PETERSON: Okay, the one on the left, the young lady back there.

ANDREA WALTHER: Hello. Thank you Mr. Rubin for being here. My name is Andrea Walther, and I would like to go back into the year of 1999 if you allow. So, in 1999, I was writing my last chapters on my Ph. D. dissertation on the Clinton Administration, with some chapters on how to organize economic advice to the President, so I was writing the conclude back in the end of 1999. So I was always wondering when you left office in 1999 at the Treasury Department, what would be your long-term goal, what you would have done with the surplus. So, would you rather go like getting rid of the whole debt of the country, or building more and better infrastructure, or fighting the poor in the inner cities, or what would have been your big goal - what you're going to do with that money?

RUBIN: When the Congressional Budget Office projected a surplus in January of 2001 of $5.6 trillion, if you looked into those numbers, I think you would have concluded that that was an overstatement of what was likely to happen. And I think that ... well, there was no question in my mind at least what would have served the country best, which would have been to reduce the Federal debt ... that would have best positioned us to deal with the entitlement problems that Pete was talking about a bit ago. It would have best served us in terms of keeping us low on interest rate regime as possible, and maintaining an environment that was conducive to investment and to growth, and I think that's exactly what we should have done, especially in a country that is as deficient of savings as we are. It also would have reduced our dependence on inflows of foreign capital, and as Pete said, we have a very large current account deficit, and the fact that we are so dependent on inflows creates a vulnerability which we could have reduced. So I think for all those reasons that's exactly what I would have done. You know, there was concern expressed at the time that you'll retire all the Federal debt, and then what are you going to do with the surplus after that? I think that is one high-class problem that's we'd have to face when we get there. (Laughter).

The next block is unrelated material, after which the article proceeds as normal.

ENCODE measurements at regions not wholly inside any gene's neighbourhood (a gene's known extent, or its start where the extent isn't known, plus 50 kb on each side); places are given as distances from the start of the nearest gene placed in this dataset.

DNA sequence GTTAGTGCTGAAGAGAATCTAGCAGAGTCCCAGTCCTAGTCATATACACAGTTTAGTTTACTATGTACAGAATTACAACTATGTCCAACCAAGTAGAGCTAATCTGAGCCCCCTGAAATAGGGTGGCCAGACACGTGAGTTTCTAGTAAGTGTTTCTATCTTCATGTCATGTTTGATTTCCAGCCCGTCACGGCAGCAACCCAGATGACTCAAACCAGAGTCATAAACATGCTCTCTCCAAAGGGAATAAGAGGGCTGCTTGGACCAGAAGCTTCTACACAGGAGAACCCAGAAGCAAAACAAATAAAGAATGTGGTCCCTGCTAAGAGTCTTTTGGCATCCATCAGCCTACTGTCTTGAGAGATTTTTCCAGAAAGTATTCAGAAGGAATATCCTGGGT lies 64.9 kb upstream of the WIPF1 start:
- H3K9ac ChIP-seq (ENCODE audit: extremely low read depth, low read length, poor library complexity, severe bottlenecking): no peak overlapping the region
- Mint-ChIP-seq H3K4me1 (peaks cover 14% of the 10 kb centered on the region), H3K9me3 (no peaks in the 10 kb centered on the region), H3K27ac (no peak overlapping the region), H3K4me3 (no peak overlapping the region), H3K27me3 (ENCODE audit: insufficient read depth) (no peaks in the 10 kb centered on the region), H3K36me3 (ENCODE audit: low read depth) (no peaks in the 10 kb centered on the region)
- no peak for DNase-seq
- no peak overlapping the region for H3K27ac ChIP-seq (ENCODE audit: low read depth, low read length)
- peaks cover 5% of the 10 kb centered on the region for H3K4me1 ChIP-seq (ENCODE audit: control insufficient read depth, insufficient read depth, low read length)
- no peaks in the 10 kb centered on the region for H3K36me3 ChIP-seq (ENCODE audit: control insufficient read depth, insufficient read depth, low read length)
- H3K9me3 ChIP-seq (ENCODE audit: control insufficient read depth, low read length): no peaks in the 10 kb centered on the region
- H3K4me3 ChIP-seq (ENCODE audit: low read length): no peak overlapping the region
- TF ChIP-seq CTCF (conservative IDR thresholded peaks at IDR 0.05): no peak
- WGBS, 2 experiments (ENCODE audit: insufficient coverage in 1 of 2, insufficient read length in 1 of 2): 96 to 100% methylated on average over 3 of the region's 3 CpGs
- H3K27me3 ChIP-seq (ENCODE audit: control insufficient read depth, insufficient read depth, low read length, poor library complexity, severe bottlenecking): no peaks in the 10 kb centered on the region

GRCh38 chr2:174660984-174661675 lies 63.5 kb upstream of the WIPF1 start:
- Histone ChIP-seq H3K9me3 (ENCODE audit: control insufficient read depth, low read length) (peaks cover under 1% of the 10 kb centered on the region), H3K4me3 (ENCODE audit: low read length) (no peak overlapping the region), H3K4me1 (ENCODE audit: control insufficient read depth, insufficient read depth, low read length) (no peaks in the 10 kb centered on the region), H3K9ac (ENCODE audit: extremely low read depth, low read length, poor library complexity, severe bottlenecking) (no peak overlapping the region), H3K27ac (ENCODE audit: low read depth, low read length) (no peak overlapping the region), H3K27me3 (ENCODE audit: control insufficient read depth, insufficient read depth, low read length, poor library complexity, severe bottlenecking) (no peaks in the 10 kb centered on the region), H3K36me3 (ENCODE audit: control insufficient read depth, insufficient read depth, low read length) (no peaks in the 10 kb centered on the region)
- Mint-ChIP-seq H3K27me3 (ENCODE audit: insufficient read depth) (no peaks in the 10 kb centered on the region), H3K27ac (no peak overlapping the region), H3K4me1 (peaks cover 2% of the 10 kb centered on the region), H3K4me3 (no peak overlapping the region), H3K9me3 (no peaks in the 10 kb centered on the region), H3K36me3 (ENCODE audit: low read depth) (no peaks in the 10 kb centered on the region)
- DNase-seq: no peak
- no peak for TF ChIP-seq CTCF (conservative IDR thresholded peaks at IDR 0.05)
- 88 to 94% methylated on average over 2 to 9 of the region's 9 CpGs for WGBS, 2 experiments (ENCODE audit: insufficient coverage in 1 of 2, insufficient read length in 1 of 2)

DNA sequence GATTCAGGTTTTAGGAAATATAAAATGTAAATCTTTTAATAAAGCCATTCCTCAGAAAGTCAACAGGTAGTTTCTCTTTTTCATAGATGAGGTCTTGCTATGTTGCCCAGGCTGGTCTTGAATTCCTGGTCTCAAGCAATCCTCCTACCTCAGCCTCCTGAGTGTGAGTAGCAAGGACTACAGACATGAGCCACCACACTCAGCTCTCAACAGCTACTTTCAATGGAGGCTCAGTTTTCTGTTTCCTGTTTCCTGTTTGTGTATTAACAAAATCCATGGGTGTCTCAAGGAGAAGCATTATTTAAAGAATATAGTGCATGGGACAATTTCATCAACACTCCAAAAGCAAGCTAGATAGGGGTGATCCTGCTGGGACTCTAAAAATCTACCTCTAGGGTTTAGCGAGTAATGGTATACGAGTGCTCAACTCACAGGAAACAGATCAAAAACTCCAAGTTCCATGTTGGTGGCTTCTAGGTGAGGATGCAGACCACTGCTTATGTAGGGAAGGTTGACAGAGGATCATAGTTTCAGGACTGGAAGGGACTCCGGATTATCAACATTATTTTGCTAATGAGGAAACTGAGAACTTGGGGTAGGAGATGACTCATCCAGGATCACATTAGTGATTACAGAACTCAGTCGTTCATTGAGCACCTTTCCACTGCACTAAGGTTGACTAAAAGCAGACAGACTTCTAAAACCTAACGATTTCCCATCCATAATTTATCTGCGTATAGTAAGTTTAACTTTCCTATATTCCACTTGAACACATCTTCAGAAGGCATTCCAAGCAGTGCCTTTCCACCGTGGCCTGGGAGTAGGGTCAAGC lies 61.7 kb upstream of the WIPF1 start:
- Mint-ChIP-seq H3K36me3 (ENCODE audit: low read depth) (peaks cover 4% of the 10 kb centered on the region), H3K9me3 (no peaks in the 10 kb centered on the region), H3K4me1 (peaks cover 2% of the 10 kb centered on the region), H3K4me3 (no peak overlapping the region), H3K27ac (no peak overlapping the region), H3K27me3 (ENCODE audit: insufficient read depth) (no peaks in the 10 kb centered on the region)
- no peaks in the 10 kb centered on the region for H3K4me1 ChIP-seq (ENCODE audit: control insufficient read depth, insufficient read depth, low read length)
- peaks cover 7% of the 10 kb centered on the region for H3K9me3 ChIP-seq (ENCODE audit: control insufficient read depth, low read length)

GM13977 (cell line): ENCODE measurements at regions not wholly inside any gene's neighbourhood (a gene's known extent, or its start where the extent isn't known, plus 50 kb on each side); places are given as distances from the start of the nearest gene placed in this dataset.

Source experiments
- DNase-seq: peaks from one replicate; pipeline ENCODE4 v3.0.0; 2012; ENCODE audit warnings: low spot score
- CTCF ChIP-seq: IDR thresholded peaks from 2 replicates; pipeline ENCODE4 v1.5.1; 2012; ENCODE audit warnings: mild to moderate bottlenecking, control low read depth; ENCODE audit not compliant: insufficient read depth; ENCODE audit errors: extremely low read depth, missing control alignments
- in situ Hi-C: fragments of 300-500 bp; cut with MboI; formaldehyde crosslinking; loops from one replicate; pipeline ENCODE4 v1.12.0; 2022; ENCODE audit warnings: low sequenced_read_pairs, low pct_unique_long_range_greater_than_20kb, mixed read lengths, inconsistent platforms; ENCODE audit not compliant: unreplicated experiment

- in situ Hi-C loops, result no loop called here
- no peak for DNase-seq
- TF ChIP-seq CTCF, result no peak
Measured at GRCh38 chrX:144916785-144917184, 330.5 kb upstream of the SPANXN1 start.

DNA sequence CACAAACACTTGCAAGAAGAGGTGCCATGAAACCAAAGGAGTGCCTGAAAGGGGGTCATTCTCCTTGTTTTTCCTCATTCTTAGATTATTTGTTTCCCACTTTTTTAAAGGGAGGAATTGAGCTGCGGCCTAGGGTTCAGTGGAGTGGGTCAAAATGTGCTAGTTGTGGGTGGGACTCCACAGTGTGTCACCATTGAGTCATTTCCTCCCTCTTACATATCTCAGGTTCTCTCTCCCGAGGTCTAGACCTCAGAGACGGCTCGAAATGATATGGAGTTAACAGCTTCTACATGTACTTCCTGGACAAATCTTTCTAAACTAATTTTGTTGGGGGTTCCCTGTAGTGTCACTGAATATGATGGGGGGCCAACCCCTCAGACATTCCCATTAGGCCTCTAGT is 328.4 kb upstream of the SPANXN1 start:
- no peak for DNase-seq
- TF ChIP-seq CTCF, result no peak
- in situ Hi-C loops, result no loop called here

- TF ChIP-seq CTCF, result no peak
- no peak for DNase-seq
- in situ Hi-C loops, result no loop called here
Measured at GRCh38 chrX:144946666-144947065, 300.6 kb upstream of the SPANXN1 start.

PETERSON: Okay, on this side, please.

MAHESH KOTECHA: Thank you. Mahesh Kotecha. Mr. Secretary, what is your view of Fannie May/Freddy Mack, the GSE's, and the likelihood of systemic problems arising from their financial over-engineering, if you will. There was an announcement made just a few days ago that European Union has a proposal from a number of banks to create a European Fannie May. So what lessons would we have for them and the rest of the world?